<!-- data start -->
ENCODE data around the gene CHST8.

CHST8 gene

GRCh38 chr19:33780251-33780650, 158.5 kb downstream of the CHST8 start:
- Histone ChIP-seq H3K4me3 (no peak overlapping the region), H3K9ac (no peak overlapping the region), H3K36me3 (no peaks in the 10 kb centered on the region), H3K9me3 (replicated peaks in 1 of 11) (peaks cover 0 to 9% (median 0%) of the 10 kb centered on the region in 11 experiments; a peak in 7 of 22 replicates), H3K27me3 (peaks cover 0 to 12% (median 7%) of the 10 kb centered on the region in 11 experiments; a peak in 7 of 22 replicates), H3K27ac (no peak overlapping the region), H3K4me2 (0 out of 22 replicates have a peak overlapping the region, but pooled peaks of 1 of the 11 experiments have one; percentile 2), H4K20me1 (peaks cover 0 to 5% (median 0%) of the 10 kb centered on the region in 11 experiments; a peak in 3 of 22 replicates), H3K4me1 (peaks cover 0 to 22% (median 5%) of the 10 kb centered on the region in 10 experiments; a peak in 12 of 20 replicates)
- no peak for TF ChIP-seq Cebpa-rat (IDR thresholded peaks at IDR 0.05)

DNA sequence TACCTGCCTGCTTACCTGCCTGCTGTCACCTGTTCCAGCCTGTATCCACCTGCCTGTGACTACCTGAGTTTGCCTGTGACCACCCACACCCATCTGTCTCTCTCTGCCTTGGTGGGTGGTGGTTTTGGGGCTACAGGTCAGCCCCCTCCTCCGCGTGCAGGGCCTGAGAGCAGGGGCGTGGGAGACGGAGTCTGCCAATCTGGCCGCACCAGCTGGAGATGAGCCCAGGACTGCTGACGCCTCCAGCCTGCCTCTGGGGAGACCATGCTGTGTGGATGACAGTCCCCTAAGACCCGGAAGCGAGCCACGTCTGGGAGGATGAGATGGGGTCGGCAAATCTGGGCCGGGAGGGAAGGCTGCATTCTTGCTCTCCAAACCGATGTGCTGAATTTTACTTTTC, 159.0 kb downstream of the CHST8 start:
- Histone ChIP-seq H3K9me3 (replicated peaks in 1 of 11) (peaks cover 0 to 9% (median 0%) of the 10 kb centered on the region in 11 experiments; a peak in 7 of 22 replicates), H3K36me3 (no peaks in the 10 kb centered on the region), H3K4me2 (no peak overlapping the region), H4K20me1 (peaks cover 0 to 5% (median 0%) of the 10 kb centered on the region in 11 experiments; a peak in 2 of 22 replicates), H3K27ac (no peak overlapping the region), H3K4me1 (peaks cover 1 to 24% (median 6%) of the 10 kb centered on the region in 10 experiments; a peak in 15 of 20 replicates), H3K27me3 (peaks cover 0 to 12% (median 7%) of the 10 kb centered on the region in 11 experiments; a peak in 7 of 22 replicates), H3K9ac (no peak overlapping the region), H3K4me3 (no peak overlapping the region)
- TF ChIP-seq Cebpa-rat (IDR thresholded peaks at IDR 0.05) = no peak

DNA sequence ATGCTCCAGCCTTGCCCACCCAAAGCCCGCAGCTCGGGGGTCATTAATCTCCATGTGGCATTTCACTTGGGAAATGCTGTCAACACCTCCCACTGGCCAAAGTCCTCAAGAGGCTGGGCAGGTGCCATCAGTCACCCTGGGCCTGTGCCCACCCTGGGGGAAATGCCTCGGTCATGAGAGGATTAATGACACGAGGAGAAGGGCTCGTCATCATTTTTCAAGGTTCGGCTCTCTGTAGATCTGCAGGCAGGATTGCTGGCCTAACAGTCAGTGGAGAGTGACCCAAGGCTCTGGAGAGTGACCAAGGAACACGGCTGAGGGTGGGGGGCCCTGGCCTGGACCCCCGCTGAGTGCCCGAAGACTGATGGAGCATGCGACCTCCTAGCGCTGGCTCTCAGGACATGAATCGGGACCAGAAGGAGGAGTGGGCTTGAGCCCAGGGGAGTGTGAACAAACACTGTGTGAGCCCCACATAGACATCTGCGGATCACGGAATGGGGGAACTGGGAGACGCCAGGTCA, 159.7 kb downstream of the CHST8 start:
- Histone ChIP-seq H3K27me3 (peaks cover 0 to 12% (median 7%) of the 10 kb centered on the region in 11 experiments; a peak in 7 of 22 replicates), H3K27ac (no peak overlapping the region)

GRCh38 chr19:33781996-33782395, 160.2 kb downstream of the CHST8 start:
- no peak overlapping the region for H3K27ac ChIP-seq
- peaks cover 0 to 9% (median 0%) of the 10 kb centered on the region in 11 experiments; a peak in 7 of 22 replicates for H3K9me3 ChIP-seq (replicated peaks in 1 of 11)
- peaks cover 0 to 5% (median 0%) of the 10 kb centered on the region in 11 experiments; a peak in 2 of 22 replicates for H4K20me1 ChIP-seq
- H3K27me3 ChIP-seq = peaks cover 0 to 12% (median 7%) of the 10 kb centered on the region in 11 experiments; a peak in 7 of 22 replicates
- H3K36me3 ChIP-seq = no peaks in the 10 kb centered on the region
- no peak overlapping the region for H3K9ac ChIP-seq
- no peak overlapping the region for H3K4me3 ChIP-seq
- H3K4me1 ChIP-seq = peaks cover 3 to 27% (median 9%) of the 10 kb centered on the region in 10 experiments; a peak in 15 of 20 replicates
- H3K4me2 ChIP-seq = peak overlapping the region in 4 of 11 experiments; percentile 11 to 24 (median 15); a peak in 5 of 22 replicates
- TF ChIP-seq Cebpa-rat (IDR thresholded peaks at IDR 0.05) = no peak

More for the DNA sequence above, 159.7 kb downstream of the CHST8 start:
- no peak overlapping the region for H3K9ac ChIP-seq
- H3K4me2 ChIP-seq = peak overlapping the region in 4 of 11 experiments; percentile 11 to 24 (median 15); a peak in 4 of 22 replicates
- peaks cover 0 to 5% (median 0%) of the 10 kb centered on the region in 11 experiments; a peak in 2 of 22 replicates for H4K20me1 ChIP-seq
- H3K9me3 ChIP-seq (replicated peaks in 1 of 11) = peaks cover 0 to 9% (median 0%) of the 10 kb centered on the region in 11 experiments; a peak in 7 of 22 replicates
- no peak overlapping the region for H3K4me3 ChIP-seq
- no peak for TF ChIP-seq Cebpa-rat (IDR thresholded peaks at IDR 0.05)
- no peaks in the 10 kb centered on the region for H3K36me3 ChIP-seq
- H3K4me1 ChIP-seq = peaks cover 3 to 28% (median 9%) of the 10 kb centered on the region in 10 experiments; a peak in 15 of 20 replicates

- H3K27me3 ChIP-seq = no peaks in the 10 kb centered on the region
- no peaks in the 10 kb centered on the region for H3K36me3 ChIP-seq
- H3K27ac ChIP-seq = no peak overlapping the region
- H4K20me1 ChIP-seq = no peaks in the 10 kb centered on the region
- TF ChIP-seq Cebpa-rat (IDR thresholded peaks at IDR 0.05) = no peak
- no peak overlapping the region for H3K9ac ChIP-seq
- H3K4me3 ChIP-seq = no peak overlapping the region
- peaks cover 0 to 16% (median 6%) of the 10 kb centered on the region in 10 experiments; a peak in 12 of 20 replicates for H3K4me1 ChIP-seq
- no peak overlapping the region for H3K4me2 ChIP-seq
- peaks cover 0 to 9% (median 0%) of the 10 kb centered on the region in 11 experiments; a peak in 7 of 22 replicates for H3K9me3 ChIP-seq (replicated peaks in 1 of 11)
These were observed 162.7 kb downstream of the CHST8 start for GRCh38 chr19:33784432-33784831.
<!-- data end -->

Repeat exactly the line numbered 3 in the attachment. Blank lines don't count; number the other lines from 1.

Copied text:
GRCh38 chr19:33780251-33780650, 158.5 kb downstream of the CHST8 start: